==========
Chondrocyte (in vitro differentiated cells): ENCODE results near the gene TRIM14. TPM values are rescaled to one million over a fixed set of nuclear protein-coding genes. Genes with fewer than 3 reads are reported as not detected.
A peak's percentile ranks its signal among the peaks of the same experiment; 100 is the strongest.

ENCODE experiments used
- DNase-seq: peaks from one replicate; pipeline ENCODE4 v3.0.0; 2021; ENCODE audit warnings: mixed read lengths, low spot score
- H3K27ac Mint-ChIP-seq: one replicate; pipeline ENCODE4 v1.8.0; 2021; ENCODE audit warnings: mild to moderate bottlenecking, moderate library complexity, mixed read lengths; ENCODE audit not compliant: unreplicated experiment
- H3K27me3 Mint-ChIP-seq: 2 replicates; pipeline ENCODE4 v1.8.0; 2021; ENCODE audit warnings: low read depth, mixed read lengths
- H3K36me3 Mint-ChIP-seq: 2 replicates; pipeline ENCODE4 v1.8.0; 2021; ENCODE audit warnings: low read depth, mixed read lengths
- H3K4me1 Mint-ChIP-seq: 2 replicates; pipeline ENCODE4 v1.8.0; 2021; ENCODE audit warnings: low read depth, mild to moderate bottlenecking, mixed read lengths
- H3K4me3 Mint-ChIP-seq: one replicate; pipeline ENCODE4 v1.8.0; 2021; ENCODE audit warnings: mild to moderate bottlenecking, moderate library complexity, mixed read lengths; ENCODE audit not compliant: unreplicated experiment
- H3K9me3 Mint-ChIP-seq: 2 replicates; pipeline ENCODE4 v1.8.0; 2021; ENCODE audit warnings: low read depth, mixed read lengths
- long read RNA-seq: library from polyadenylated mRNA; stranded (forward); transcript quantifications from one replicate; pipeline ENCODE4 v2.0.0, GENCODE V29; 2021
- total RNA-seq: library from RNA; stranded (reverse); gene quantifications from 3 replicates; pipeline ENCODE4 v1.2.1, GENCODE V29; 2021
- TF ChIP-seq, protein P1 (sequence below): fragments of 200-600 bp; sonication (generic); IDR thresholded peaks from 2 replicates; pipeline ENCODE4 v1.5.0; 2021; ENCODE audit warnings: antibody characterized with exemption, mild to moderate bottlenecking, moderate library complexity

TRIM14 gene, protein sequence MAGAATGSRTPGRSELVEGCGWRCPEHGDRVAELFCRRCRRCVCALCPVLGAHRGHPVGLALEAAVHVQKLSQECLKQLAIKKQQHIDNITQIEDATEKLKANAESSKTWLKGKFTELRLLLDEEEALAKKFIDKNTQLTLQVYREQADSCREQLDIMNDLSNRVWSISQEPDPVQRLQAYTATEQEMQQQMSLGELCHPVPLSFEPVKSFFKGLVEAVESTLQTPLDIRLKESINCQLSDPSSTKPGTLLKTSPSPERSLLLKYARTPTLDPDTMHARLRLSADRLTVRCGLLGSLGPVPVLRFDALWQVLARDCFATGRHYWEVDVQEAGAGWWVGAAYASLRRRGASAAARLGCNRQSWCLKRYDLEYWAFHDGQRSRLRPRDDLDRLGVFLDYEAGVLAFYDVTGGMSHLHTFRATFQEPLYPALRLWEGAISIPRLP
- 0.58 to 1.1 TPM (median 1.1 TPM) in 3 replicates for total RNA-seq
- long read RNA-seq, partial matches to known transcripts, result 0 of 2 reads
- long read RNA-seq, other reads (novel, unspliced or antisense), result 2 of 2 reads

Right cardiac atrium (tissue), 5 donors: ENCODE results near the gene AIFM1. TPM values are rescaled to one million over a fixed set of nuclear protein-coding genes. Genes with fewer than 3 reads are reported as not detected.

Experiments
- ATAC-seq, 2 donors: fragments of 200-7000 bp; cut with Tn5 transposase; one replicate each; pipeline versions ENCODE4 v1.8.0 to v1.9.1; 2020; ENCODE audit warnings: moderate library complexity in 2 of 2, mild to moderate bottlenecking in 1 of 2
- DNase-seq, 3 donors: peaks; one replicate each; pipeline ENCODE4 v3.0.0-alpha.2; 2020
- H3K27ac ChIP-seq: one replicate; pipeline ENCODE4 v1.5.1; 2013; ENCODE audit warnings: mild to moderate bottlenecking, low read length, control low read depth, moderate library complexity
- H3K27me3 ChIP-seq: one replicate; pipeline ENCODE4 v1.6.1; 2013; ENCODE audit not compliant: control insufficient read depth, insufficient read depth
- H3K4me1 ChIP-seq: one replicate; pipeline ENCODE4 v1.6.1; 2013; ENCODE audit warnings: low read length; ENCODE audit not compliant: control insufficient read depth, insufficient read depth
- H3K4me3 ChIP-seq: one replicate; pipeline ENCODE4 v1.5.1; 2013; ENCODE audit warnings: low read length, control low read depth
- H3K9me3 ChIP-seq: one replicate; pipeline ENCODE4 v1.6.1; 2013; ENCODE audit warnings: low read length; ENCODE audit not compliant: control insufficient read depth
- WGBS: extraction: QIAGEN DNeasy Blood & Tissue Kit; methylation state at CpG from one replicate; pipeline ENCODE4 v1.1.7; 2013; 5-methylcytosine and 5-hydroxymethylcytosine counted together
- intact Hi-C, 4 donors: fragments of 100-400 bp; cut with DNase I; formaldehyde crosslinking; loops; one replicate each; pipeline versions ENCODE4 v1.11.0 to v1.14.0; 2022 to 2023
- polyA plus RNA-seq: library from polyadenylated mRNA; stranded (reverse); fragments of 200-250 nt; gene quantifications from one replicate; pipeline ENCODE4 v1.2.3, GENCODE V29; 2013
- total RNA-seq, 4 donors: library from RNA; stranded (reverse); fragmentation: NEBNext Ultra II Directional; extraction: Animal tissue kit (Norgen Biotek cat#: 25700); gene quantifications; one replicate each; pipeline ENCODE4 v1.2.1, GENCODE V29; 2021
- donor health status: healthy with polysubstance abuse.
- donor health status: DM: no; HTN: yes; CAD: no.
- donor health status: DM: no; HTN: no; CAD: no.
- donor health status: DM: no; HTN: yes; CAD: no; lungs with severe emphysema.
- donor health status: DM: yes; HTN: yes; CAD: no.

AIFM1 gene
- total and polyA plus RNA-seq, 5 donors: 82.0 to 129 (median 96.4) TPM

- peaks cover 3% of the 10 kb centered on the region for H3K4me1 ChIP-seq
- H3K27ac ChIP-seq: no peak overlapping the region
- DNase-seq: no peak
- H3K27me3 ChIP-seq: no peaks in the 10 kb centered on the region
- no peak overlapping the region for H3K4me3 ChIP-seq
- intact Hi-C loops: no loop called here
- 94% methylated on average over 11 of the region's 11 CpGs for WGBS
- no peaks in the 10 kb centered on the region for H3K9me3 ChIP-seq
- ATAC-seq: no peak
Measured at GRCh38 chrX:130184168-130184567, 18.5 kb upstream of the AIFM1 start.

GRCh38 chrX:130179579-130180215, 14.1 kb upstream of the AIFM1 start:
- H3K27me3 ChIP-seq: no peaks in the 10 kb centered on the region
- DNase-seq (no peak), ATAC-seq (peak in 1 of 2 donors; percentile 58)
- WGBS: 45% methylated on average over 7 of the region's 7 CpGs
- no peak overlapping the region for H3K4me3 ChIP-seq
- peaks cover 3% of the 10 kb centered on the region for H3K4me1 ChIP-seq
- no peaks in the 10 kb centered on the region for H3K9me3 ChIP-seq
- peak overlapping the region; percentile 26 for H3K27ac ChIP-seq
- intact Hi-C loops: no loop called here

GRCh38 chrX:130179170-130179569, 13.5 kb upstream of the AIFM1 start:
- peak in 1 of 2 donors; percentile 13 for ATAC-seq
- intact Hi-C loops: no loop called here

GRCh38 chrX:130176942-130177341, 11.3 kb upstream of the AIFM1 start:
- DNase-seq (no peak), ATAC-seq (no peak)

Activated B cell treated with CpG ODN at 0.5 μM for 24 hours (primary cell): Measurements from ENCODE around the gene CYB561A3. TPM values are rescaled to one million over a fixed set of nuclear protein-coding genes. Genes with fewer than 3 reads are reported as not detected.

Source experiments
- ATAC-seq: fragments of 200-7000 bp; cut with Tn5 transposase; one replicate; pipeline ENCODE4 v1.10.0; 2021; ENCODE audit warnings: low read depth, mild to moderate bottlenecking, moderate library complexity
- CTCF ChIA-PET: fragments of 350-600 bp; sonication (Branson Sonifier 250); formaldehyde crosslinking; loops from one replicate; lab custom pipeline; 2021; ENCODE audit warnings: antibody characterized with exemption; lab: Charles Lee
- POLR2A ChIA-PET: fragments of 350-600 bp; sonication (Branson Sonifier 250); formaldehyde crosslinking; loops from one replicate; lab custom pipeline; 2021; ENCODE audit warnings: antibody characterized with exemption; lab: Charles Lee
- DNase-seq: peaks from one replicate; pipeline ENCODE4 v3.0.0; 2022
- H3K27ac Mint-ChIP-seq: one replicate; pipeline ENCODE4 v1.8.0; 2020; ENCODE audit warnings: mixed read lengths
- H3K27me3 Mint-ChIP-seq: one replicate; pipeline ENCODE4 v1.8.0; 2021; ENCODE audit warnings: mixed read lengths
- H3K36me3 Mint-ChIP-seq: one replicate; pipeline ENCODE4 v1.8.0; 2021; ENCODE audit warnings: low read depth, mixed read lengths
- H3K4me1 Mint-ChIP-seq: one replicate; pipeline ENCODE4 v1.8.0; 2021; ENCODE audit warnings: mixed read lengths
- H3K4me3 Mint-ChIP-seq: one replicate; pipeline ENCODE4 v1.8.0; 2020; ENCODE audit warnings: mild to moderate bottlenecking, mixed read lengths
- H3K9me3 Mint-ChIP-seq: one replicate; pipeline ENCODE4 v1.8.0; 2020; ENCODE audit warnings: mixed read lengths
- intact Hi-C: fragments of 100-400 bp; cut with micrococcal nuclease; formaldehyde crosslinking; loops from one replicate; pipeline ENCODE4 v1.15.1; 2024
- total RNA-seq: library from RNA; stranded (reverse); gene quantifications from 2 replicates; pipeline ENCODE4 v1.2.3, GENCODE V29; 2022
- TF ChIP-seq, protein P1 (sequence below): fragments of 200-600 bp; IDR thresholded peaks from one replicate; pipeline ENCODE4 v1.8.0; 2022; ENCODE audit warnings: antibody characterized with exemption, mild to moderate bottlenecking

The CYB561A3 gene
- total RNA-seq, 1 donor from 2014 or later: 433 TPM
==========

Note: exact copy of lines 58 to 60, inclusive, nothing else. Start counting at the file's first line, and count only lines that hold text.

- peak in 1 of 2 donors; percentile 13 for ATAC-seq
- intact Hi-C loops: no loop called here

GRCh38 chrX:130176942-130177341, 11.3 kb upstream of the AIFM1 start: